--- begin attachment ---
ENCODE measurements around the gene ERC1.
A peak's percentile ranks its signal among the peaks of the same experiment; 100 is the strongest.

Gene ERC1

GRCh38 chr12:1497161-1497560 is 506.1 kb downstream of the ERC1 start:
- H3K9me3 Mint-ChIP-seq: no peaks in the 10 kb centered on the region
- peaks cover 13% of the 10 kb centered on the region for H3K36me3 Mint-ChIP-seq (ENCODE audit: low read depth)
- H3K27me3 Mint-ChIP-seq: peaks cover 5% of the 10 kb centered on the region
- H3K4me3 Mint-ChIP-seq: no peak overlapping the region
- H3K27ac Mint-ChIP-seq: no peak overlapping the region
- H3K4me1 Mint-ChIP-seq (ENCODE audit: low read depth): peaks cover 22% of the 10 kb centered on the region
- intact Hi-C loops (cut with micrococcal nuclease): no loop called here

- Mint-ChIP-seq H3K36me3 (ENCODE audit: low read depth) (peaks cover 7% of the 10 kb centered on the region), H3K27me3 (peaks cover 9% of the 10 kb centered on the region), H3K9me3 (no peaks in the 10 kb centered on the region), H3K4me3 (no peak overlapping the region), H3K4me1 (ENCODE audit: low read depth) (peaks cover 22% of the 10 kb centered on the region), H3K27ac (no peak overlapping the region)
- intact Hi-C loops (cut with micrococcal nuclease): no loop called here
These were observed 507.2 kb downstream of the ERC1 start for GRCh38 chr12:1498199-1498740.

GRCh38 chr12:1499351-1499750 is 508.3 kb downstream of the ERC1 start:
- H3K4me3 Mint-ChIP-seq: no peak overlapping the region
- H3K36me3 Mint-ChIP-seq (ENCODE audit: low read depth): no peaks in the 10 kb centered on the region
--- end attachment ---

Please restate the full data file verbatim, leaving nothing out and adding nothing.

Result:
ENCODE measurements around the gene ERC1.
A peak's percentile ranks its signal among the peaks of the same experiment; 100 is the strongest.

Gene ERC1

GRCh38 chr12:1497161-1497560 is 506.1 kb downstream of the ERC1 start:
- H3K9me3 Mint-ChIP-seq: no peaks in the 10 kb centered on the region
- peaks cover 13% of the 10 kb centered on the region for H3K36me3 Mint-ChIP-seq (ENCODE audit: low read depth)
- H3K27me3 Mint-ChIP-seq: peaks cover 5% of the 10 kb centered on the region
- H3K4me3 Mint-ChIP-seq: no peak overlapping the region
- H3K27ac Mint-ChIP-seq: no peak overlapping the region
- H3K4me1 Mint-ChIP-seq (ENCODE audit: low read depth): peaks cover 22% of the 10 kb centered on the region
- intact Hi-C loops (cut with micrococcal nuclease): no loop called here

- Mint-ChIP-seq H3K36me3 (ENCODE audit: low read depth) (peaks cover 7% of the 10 kb centered on the region), H3K27me3 (peaks cover 9% of the 10 kb centered on the region), H3K9me3 (no peaks in the 10 kb centered on the region), H3K4me3 (no peak overlapping the region), H3K4me1 (ENCODE audit: low read depth) (peaks cover 22% of the 10 kb centered on the region), H3K27ac (no peak overlapping the region)
- intact Hi-C loops (cut with micrococcal nuclease): no loop called here
These were observed 507.2 kb downstream of the ERC1 start for GRCh38 chr12:1498199-1498740.

GRCh38 chr12:1499351-1499750 is 508.3 kb downstream of the ERC1 start:
- H3K4me3 Mint-ChIP-seq: no peak overlapping the region
- H3K36me3 Mint-ChIP-seq (ENCODE audit: low read depth): no peaks in the 10 kb centered on the region